the Peak Integration area depend on the Peak Detect selection.
Xcalibur uses the parameters on the Identification page to do the following:
• Generate a chromatogram from a raw file
• Detect and integrate peaks within the chromatogram
• Identify apex scans for each of the detected peaks and submit these to
spectrum enhancement (if enabled) and library searching (if you have
selected MS detection).
This section describes the parameters on the Identification page and
contains the following topics:
• Detector
• Filter
• Trace Options
• Mass (m/z) or Wavelength (nm)
• Selected Retention Time Window
• Peak Integration
• Limit Peaks
• Advanced Chromatogram Parameters
Figure 6. Processing Setup - Qual view - Identification page, showing the ICIS Peak Integration area
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Detector
Creating a Processing Method for Qualitative Analysis
Identification
The Detector area contains three parameters: Type, Delay, and
Peak Detect.
Type
From the Type list, select the type of detector: MS,
Analog, A/D card, PDA, or UV.
Peak Detect
From the Peak Detect list, select a peak detection
algorithm to be used by the Processing Method during
qualitative processing. The available algorithms are
Genesis, ICIS and Avalon.
The Genesis peak detection algorithm has been provided
for backwards compatibility with data from Xcalibur 1.0
studies and, primarily, data of the MS type. The ICIS
peak detection algorithm can be used for all detector
types listed in Xcalibur. ICIS has superior peak detection
efficiency at low MS signal levels. The Avalon peak
detection algorithm supports detectors other than MS.
Specifically, Avalon detects negative peaks and shoulders
in chromatographic data better than Genesis or ICIS
can.
Delay (min)
Filter
Select a non-MS detector type to enable the Delay box.
In this box, specify a delay (in seconds) to synchronize
the data with any acquired MS data. The delay is the
difference in time between the commencement of MS
acquisition and the subsequent start of the non-MS
acquisition.
Select an MS detector type to turn on options in the Filter combo box. Use
this combo box to specify a scan filter. A scan filter causes processing to be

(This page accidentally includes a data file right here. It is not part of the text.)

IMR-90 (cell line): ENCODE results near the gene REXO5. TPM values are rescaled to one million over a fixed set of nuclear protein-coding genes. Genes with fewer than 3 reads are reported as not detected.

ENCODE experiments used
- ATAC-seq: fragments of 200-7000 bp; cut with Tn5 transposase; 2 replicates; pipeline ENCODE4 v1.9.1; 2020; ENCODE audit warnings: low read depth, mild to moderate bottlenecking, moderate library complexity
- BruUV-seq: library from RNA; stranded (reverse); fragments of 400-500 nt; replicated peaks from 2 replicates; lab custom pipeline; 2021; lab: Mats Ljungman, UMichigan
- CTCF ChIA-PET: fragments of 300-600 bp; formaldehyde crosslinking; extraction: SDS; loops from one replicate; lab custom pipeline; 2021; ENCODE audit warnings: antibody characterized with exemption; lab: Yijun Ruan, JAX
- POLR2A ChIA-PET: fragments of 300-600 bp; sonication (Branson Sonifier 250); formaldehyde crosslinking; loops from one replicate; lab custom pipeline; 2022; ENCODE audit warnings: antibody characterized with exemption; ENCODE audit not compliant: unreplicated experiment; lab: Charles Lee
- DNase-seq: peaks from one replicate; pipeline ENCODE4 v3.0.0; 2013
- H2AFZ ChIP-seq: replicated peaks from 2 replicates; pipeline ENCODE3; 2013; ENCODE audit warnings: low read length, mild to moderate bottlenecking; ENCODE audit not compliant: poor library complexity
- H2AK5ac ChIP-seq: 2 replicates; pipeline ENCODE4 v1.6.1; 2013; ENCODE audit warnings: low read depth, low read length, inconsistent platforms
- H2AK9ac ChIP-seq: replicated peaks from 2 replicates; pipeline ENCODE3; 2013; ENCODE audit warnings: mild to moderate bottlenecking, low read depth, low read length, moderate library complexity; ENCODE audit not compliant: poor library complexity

applied to a subset of the scans in a raw file.
When you load a raw file, Xcalibur lists the scan filters associated with it in
the Filter combo box (Xcalibur creates scan filters from the Instrument
Method during data acquisition). Select a scan filter from the list. Xcalibur
applies the scan filter to the data in the raw file and displays the resulting
filtered chromatogram data in the Chromatogram preview if you click OK.
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Identification
For advanced uses, specify your own filter by typing it in the scan filter
format. For example, the scan filter:
c full ms [26.81-251]
uses all scans in a raw file that have centroid data for a Full scan mode with
MS detection and in the mass range from m/z 26.81 to 251.00. See the
online Help for more details about the filter feature.
Trace Options
Use the Trace lists to specify the type of chromatogram you want to use for
qualitative processing. The Trace options depend on the Detector Type
selected:
• For MS scans, select Mass Range, TIC or Base Peak.
• For Analog data, select from four channels (labeled Analog 1-4).
• For data from an A/D Card, select from four channels (labeled A/D
Card Ch 1-4).
• For PDA data, select Wavelength Range, Total Scan, or Spectrum
Maximum.
Use the three Trace lists to choose:
• A basic chromatogram type, for example, TIC. Then, depending on the
selection:
• A logical operator: + or –. This operator selection turns on:
• A second chromatogram type to add to, or subtract from, the first trace.
For example, Mass Range. The list contains valid trace types which can
be subtracted from, or added to, the trace specified in the first box.
In most cases, use a single trace type such as TIC. A second trace type is